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Amazon Japan doubles goat workforce
Two goats eat weeds at a Tokyo condominium complex, where owners opted for a quieter, more natural lawn mowing. Toshifumi Kitamura —AFP/Getty Images

Here's the Huge Amazon News Nobody Is Talking About

Jun 17, 2014

While Amazon’s recent ventures include music streaming and an online payment system, the latest is a new batch of goat hires in Japan.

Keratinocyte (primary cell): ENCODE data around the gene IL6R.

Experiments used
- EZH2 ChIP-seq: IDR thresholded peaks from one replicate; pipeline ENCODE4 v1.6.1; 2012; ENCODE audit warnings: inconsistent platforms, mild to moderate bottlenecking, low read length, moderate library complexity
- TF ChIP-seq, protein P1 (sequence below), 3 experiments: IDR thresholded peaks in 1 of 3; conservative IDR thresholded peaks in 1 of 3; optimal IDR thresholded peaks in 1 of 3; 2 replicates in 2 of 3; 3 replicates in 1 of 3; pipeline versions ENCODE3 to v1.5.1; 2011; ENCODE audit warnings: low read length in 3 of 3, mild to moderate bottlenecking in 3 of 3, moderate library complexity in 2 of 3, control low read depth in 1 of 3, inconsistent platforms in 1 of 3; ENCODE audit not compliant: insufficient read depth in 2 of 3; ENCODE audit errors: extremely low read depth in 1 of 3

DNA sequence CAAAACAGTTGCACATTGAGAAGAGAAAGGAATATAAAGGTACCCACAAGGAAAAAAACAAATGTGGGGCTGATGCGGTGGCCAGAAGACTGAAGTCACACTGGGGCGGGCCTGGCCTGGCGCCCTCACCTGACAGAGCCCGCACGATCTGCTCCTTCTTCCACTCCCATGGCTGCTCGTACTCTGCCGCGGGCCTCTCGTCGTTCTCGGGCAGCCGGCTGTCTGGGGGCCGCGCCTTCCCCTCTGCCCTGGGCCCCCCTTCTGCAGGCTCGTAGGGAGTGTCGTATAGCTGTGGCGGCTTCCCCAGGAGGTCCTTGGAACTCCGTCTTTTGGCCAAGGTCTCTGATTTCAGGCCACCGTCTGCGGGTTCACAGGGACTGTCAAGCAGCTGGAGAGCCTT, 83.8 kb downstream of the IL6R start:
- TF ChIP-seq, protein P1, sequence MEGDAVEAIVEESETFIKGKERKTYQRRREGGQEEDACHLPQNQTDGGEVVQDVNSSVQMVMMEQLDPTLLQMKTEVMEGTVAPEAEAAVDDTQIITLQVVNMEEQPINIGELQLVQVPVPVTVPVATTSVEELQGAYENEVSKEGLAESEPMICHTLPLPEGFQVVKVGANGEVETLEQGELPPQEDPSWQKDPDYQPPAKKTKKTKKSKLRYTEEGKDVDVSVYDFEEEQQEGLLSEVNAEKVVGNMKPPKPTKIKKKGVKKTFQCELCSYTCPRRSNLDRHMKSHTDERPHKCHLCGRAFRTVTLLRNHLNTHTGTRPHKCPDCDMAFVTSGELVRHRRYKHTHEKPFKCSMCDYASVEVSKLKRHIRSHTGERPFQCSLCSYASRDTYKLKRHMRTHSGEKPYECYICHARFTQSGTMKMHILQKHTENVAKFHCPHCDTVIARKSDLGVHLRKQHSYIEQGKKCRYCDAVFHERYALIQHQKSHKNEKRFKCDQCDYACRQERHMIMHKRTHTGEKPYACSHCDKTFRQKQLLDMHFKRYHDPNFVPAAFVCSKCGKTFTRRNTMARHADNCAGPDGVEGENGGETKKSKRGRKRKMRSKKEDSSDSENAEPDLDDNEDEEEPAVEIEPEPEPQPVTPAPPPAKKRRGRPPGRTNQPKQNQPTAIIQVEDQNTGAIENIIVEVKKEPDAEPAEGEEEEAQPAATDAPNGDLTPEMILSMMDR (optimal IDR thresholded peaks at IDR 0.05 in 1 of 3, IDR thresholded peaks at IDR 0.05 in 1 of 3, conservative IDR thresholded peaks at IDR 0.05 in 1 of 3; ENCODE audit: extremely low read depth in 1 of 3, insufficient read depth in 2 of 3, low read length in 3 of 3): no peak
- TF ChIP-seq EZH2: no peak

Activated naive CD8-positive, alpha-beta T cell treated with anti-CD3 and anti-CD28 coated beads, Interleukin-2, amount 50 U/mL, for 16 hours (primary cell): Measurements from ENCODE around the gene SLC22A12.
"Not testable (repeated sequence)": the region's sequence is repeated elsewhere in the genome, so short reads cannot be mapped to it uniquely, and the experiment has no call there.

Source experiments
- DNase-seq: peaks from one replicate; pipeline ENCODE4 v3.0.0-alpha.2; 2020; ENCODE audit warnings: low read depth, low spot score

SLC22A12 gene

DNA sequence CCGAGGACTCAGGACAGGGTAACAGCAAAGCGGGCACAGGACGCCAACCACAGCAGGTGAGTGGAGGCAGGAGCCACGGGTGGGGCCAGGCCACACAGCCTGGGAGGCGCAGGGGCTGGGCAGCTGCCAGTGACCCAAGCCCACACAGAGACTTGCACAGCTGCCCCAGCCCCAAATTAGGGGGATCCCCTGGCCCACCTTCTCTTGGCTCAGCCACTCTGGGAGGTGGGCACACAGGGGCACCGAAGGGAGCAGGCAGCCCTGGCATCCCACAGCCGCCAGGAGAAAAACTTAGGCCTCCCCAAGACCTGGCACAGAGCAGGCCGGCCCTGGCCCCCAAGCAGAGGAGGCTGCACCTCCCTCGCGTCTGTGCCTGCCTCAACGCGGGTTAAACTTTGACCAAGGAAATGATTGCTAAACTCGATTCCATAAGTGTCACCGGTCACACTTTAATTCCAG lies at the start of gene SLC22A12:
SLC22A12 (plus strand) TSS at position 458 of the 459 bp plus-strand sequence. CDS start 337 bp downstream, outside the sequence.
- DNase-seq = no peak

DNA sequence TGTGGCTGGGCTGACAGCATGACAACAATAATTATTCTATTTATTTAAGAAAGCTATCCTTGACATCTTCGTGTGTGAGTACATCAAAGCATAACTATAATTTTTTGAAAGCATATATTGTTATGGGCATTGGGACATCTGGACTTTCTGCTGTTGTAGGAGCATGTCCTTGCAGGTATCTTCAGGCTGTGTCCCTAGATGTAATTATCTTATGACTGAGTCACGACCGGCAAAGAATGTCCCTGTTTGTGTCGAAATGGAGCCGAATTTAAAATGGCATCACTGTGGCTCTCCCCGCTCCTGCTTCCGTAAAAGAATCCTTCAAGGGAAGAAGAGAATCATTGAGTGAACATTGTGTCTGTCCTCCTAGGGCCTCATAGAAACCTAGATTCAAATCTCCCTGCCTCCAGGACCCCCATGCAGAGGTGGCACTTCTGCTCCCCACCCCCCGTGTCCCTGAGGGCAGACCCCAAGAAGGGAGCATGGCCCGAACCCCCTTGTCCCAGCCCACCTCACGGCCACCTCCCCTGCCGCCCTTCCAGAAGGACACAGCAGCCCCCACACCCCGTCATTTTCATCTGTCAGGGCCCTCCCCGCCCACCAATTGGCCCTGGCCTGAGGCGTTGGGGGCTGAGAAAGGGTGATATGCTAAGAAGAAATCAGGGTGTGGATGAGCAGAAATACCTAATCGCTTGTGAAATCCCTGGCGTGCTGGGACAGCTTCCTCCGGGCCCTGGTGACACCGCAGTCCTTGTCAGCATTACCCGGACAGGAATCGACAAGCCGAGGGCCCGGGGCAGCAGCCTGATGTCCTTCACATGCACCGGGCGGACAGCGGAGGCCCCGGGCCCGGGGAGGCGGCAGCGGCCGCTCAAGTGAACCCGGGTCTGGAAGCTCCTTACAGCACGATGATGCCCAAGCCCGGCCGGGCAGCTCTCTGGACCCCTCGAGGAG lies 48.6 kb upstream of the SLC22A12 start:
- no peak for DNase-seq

Amazon Japan’s goats—now nearly 40 of them—were first hired last summer to manicure the company’s lawns, according to Kotaku, one of Gawker Media's blogs. Every Thursday from 9 a.m. to 3 p.m., the new-and-improved crew will graze the Amazon green, chomping away at weeds, grasses and other plants.

Amazon isn’t the first company to employ goats. In 2009, Google announced that a herder would bring 200 goats to spend a week eating and fertilizing their grass. In 2013, even Capitol Hill used goats to mow its lawns.

And though goat helpers aren’t a new invention, the ones at Amazon receive a special perk—each of them has their own employee badge.

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